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This Day in Transaction History: Padres return Shane Victorino to Dodgers

Shane Victorino

PHOENIX, AZ - SEPTEMBER 12: Shane Victorino #8 of the Los Angeles Dodgers bats against the Arizona Diamondbacks during the MLB game at Chase Field on September 12, 2012 in Phoenix, Arizona. The Diamondbacks defeated the Dodgers 3-2. (Photo by Christian Petersen/Getty Images)

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Outfielder Shane Victorino will go down as one of the greatest players you’ll likely have forgotten about. Despite debuting in 2003 and retiring after the 2015 season, he only played eight full seasons. Nevertheless, he won two championships, made the All-Star team twice, and took home four Gold Glove Awards. Victorino, a native of Wailuku, Hawaii, also became lovingly known as “The Flyin’ Hawaiian,” one of the better nicknames in recent baseball history.

Victorino’s career might have turned out completely differently if, on this day 17 years ago, the Padres didn’t return him to the Dodgers after selecting him in the Rule 5 draft the previous December. The Dodgers originally selected Victorino in the sixth round of the 1999 draft. In December 2004, the Phillies selected him from the Dodgers in the Rule 5 draft. The rest, as they say, is history.

The switch-hitting Victorino broke out in 2007, the year the Phillies broke their 14-year playoff drought. He showed himself to be close to a five-tool player, hitting for average (.281), showing occasional power (23 doubles and 12 homers), stealing bases (37 in 41 attempts), a great arm (10 outfield assists), and terrific defense (14 field runs above average).

Victorino also had a flair for the dramatic. On June 3, 2007, the Phillies gave away Victorino figurines to fans at Citizens Bank Park. The game was tied 8-8 going into the bottom of the ninth. Victorino, 0-for-4 to that point, fittingly launched a walk-off solo home run off of Kevin Correia. He would go on to deliver five walk-off hits in his career. He also hit two huge postseason grand slams: one off of CC Sabathia when he was with the Brewers, in the 2008 NLDS. The other was a go-ahead salami off of Tigers reliever José Veras in the 2013 ALCS, when Victorino was a member of the Red Sox.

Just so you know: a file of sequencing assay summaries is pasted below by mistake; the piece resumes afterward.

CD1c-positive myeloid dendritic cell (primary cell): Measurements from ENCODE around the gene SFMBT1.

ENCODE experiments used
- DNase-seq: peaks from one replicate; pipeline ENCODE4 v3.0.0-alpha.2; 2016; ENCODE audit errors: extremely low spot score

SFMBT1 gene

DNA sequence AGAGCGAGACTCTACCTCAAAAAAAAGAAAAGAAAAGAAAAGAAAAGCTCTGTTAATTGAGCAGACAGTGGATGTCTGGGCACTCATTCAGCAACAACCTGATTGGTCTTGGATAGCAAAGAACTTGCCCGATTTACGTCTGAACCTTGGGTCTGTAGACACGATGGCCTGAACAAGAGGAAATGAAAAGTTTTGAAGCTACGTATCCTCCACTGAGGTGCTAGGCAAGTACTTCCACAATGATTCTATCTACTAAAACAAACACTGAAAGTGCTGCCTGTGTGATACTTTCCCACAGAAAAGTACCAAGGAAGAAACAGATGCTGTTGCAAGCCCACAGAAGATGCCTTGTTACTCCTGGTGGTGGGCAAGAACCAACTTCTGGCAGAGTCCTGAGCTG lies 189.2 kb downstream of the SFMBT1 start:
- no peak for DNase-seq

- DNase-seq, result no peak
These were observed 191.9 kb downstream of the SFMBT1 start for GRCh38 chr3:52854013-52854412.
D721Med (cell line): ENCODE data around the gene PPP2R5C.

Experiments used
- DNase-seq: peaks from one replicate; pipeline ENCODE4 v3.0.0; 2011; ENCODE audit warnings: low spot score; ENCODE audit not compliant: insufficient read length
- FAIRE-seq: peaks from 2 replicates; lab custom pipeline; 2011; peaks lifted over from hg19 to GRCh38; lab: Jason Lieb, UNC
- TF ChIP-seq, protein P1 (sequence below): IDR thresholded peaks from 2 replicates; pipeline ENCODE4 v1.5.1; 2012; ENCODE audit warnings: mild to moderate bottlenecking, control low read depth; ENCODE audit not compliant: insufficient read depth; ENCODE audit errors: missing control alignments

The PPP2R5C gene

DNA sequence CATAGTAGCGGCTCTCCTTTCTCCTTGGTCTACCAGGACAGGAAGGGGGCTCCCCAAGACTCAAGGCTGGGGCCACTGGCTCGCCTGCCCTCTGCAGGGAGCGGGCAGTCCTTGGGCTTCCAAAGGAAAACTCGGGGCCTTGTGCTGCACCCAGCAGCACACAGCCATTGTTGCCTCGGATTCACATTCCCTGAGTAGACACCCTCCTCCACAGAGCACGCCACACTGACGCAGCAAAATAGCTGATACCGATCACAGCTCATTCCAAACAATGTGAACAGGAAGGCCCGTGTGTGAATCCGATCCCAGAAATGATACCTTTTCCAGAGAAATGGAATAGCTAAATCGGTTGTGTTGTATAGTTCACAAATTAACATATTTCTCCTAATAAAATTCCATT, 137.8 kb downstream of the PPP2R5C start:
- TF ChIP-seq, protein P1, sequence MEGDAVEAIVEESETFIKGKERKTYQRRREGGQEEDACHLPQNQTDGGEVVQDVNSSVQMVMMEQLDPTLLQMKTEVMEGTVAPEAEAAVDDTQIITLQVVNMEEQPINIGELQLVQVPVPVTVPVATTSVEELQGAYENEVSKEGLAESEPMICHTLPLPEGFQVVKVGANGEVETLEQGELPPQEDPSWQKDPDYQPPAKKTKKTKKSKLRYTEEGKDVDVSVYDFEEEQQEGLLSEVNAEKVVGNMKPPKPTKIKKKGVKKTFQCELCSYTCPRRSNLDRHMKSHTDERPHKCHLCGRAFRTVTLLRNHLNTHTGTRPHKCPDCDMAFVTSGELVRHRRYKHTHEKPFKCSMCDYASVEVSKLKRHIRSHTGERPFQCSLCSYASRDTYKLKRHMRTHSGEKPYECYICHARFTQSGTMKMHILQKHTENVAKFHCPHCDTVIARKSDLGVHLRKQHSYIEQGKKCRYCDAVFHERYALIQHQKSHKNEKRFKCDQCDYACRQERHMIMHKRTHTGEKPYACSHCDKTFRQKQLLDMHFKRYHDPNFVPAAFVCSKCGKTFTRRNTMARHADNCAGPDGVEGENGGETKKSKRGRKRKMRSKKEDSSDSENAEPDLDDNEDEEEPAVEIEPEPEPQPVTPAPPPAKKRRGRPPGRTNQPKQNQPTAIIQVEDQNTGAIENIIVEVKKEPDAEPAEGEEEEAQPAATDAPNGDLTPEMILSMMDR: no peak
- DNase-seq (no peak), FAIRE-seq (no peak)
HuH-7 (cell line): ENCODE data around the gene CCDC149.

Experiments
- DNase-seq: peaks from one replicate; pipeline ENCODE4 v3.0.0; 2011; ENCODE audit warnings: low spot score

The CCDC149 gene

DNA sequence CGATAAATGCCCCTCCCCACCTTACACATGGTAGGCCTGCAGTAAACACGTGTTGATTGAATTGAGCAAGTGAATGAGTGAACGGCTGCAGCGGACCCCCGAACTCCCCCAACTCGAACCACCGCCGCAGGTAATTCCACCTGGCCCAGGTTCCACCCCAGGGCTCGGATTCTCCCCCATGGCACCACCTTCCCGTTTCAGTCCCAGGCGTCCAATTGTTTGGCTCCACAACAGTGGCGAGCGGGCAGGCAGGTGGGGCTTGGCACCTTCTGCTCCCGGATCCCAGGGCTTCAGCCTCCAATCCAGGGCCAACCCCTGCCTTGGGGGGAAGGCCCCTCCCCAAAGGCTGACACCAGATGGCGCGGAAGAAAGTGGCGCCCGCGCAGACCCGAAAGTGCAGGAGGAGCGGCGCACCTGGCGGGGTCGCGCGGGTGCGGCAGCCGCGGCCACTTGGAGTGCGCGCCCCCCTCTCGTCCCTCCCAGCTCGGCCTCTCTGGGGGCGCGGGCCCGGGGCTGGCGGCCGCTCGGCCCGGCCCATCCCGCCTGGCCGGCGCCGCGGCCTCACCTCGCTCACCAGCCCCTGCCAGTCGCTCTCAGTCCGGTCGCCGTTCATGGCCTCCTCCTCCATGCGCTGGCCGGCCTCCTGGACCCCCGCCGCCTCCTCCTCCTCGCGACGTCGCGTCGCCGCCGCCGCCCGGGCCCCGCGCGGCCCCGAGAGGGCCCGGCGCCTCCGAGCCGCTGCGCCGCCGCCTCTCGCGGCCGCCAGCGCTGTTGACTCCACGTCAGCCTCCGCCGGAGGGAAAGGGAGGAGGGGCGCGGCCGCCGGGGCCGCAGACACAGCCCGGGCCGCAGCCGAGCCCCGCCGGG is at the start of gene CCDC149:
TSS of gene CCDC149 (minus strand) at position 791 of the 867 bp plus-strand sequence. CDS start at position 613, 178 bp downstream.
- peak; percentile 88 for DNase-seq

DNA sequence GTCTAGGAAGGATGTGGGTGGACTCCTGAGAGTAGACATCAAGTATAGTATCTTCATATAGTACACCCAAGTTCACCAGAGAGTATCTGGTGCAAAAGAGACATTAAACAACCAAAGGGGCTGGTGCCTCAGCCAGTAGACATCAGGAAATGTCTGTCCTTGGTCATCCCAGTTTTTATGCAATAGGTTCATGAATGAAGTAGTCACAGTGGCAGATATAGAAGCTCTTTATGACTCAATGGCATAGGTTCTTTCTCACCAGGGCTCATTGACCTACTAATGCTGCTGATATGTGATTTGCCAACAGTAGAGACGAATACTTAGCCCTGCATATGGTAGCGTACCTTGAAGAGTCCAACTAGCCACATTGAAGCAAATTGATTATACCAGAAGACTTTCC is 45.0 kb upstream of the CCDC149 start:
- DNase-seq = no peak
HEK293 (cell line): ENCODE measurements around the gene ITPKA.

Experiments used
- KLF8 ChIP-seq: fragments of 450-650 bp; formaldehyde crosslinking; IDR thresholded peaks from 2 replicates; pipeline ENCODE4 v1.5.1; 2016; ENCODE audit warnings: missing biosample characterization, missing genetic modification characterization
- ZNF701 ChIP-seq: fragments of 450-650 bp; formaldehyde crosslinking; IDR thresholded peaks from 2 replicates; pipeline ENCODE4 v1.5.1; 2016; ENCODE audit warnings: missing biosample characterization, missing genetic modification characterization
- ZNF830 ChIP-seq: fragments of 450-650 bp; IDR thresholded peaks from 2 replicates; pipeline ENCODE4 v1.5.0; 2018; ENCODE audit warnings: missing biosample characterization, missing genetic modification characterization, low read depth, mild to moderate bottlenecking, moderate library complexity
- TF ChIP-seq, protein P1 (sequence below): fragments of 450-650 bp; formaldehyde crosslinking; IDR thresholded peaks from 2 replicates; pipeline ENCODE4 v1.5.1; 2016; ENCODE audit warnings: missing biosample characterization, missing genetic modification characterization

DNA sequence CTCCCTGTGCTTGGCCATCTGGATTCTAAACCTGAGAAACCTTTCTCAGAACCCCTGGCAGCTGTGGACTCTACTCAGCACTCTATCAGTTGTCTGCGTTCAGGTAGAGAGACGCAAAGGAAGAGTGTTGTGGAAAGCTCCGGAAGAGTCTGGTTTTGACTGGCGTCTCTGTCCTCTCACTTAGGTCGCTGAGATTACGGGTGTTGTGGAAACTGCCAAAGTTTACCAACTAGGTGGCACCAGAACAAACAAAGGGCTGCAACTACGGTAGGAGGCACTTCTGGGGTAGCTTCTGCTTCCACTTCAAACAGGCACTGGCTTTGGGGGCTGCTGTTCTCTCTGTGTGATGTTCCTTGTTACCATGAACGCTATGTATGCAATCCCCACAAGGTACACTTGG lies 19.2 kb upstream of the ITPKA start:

Closer Brad Lidge had a “perfect season” for the Phillies in 2008, going 41-for-41 in save situations during the regular season and an additional 7-for-7 in the playoffs. He came very close to a blemish, however, on June 6. The Phillies were in Atlanta. They came back to tie the game 2-2 in the top of the ninth, then took a 4-2 lead in the 10th. In the bottom half, Lidge gave up back-to-back one-out singles. Runners were on second and third with two outs when Yunel Escobar lined a single to center field. One run scored easily, but Victorino fired a cannon to catcher Carlos Ruiz at home plate, who applied the tag in time on Gregor Blanco, attempting to score the tying run. The game ended on the spot, 4-3, and Lidge remained perfect.

The Phillies won the 2008 World Series for a variety of reasons, but they might not have gotten there if Victorino didn’t come up huge against Sabathia in the NLDS. He would knock in four runs against the Dodgers in Game 2 of the NLCS, then delivered a game-tying two-run home run in the eighth inning of Game 4, setting up the unforgettable Matt Stairs “into the night” go-ahead two-run homer in the same frame. In the deciding Game 5 of the World Series, Victorino opened the scoring with a two-run single off of Rays starter Scott Kazmir in the first inning.